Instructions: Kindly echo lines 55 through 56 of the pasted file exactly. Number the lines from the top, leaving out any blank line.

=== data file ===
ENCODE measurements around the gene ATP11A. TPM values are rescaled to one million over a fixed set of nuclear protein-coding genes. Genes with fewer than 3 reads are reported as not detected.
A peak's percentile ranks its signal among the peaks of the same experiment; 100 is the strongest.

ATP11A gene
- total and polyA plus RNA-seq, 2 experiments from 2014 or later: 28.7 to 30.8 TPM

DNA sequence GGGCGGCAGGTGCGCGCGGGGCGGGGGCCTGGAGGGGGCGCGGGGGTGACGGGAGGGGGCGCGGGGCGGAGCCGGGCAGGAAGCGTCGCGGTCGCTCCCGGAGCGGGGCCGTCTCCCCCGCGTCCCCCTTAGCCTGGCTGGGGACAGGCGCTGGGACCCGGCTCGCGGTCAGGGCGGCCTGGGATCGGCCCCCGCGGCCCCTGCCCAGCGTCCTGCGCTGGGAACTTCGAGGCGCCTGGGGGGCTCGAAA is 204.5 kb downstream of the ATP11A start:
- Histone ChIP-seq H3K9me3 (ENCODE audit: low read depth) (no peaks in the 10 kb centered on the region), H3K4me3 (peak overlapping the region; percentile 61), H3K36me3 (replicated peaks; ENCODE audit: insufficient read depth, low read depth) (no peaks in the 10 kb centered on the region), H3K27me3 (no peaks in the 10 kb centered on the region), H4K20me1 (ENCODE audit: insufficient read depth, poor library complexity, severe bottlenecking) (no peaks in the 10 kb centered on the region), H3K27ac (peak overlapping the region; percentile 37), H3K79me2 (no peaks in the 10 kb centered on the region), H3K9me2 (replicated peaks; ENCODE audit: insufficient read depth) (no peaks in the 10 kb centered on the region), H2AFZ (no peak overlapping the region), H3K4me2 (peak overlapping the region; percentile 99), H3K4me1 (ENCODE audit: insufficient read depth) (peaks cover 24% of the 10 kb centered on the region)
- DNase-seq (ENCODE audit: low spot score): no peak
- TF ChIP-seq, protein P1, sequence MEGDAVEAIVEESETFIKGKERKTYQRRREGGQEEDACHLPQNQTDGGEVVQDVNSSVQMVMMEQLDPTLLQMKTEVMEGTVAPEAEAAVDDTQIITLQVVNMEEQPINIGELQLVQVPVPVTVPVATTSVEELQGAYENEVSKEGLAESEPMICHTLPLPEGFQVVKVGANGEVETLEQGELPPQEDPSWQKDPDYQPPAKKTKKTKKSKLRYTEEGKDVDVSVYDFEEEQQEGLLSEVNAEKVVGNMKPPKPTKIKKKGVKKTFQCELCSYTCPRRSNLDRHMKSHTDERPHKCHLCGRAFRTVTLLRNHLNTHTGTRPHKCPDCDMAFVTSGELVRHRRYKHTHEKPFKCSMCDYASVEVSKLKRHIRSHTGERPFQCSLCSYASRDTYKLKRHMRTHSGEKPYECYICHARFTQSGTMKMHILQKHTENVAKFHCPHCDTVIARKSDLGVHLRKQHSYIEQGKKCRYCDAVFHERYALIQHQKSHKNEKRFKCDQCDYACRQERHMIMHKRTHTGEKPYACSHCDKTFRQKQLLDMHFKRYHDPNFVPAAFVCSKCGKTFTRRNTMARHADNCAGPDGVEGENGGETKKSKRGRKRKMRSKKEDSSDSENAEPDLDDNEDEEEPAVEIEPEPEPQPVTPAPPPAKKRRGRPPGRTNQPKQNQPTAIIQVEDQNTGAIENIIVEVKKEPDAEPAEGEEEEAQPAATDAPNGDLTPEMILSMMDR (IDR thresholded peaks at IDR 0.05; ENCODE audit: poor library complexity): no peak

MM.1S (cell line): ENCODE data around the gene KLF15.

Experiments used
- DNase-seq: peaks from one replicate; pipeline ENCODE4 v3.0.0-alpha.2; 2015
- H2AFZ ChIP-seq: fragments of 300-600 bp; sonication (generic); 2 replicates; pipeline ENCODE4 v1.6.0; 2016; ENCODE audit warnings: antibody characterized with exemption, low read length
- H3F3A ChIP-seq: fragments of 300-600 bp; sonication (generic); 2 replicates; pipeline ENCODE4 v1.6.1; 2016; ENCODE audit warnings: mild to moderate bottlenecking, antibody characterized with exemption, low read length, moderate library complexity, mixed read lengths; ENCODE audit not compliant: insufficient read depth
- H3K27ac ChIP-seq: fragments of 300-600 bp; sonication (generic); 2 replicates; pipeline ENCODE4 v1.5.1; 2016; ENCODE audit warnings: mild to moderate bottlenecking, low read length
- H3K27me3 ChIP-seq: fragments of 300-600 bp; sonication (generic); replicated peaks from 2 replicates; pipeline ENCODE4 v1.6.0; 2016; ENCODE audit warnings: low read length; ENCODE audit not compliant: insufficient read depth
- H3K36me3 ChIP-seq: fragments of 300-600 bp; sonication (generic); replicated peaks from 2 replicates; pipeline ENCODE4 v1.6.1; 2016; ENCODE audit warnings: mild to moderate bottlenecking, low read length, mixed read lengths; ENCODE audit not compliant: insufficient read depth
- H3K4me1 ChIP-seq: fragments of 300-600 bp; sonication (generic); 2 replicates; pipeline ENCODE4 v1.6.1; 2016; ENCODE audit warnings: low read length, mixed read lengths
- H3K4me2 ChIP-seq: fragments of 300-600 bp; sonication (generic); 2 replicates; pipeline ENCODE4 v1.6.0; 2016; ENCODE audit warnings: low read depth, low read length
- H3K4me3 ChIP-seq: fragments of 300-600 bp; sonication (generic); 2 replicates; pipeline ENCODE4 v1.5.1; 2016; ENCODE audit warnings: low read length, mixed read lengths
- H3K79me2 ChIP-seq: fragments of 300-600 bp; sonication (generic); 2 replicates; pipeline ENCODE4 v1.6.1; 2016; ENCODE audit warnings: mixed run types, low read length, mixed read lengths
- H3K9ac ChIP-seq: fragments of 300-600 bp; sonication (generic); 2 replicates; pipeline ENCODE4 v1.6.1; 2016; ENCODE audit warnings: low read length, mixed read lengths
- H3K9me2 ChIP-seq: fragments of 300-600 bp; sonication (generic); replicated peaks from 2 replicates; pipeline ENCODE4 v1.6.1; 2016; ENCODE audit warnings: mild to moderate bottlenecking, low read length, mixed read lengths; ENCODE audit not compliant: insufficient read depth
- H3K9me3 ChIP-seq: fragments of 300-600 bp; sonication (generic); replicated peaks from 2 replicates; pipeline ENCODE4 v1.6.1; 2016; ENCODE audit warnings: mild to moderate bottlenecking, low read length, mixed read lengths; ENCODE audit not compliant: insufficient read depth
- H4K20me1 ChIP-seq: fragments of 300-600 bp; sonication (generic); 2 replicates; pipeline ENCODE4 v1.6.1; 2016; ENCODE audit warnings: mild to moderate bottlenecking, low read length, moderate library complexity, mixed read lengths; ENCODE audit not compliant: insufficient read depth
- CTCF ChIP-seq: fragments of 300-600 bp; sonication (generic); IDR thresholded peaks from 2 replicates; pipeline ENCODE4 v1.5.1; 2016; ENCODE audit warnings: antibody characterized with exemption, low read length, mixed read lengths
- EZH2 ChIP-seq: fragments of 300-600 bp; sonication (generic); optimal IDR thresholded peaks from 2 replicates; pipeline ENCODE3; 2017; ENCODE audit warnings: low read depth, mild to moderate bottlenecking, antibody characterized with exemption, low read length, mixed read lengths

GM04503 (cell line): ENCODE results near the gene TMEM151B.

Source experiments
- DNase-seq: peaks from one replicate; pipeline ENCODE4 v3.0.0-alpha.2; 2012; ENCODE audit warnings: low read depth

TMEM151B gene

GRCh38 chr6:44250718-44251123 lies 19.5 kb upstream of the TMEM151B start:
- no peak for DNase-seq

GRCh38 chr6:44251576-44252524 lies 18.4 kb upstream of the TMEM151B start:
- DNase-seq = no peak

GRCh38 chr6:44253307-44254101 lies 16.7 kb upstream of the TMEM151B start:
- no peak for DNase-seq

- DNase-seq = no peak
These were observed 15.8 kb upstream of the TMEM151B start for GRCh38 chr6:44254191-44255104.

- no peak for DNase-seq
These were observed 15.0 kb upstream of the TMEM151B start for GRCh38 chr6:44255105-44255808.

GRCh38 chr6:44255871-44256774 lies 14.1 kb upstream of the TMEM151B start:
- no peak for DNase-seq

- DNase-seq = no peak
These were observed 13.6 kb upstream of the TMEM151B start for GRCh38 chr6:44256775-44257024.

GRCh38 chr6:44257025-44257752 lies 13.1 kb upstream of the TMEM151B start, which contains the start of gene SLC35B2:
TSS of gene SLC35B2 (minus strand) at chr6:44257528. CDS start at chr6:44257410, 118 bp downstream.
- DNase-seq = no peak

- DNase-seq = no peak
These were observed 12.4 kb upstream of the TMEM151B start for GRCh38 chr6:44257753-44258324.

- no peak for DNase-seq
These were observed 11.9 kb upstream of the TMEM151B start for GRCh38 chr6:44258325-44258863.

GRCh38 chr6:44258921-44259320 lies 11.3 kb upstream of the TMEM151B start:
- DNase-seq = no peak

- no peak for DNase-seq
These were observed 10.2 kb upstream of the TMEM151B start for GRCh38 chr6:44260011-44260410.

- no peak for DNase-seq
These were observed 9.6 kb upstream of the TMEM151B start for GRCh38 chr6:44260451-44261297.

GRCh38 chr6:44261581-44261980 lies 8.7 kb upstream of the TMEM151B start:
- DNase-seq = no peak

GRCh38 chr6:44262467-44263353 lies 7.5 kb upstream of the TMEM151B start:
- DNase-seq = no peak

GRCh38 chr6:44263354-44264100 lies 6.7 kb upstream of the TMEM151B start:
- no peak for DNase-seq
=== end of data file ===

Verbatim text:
These were observed 10.2 kb upstream of the TMEM151B start for GRCh38 chr6:44260011-44260410.

- no peak for DNase-seq